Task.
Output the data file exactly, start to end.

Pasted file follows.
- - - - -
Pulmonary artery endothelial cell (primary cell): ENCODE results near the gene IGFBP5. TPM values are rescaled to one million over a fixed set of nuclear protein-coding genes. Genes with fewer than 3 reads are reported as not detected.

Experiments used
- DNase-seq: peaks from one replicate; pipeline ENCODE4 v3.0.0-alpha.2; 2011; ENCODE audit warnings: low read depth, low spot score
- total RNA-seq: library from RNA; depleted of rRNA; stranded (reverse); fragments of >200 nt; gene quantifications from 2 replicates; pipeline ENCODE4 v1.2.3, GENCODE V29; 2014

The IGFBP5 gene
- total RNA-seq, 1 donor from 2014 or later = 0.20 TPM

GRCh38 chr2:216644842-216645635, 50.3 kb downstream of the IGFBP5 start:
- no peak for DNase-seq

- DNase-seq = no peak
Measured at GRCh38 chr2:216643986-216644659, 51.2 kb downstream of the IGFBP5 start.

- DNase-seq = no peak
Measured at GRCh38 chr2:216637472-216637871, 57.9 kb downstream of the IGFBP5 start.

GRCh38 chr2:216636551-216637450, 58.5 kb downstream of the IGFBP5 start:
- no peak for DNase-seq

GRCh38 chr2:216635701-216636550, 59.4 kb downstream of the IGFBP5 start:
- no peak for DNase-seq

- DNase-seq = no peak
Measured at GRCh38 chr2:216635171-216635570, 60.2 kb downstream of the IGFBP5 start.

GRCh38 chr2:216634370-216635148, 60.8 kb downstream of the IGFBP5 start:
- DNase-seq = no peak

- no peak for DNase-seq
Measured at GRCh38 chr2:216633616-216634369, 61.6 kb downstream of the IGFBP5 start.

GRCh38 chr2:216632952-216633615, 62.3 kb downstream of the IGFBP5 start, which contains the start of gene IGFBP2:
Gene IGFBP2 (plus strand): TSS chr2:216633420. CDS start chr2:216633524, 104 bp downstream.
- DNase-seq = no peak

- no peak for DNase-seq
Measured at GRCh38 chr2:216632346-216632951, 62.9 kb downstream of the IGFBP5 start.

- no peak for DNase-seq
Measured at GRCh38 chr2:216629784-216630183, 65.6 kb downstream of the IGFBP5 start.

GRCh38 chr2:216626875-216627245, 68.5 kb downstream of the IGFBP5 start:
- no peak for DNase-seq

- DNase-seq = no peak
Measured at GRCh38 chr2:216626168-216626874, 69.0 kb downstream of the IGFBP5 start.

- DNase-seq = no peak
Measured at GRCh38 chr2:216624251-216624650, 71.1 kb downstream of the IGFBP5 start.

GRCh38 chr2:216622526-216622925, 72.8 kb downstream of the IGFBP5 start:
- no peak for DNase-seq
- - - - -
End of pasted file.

Pulmonary artery endothelial cell (primary cell): ENCODE results near the gene IGFBP5. TPM values are rescaled to one million over a fixed set of nuclear protein-coding genes. Genes with fewer than 3 reads are reported as not detected.

Experiments used
- DNase-seq: peaks from one replicate; pipeline ENCODE4 v3.0.0-alpha.2; 2011; ENCODE audit warnings: low read depth, low spot score
- total RNA-seq: library from RNA; depleted of rRNA; stranded (reverse); fragments of >200 nt; gene quantifications from 2 replicates; pipeline ENCODE4 v1.2.3, GENCODE V29; 2014

The IGFBP5 gene
- total RNA-seq, 1 donor from 2014 or later = 0.20 TPM

GRCh38 chr2:216644842-216645635, 50.3 kb downstream of the IGFBP5 start:
- no peak for DNase-seq

- DNase-seq = no peak
Measured at GRCh38 chr2:216643986-216644659, 51.2 kb downstream of the IGFBP5 start.

- DNase-seq = no peak
Measured at GRCh38 chr2:216637472-216637871, 57.9 kb downstream of the IGFBP5 start.

GRCh38 chr2:216636551-216637450, 58.5 kb downstream of the IGFBP5 start:
- no peak for DNase-seq

GRCh38 chr2:216635701-216636550, 59.4 kb downstream of the IGFBP5 start:
- no peak for DNase-seq

- DNase-seq = no peak
Measured at GRCh38 chr2:216635171-216635570, 60.2 kb downstream of the IGFBP5 start.

GRCh38 chr2:216634370-216635148, 60.8 kb downstream of the IGFBP5 start:
- DNase-seq = no peak

- no peak for DNase-seq
Measured at GRCh38 chr2:216633616-216634369, 61.6 kb downstream of the IGFBP5 start.

GRCh38 chr2:216632952-216633615, 62.3 kb downstream of the IGFBP5 start, which contains the start of gene IGFBP2:
Gene IGFBP2 (plus strand): TSS chr2:216633420. CDS start chr2:216633524, 104 bp downstream.
- DNase-seq = no peak

- no peak for DNase-seq
Measured at GRCh38 chr2:216632346-216632951, 62.9 kb downstream of the IGFBP5 start.

- no peak for DNase-seq
Measured at GRCh38 chr2:216629784-216630183, 65.6 kb downstream of the IGFBP5 start.

GRCh38 chr2:216626875-216627245, 68.5 kb downstream of the IGFBP5 start:
- no peak for DNase-seq

- DNase-seq = no peak
Measured at GRCh38 chr2:216626168-216626874, 69.0 kb downstream of the IGFBP5 start.

- DNase-seq = no peak
Measured at GRCh38 chr2:216624251-216624650, 71.1 kb downstream of the IGFBP5 start.

GRCh38 chr2:216622526-216622925, 72.8 kb downstream of the IGFBP5 start:
- no peak for DNase-seq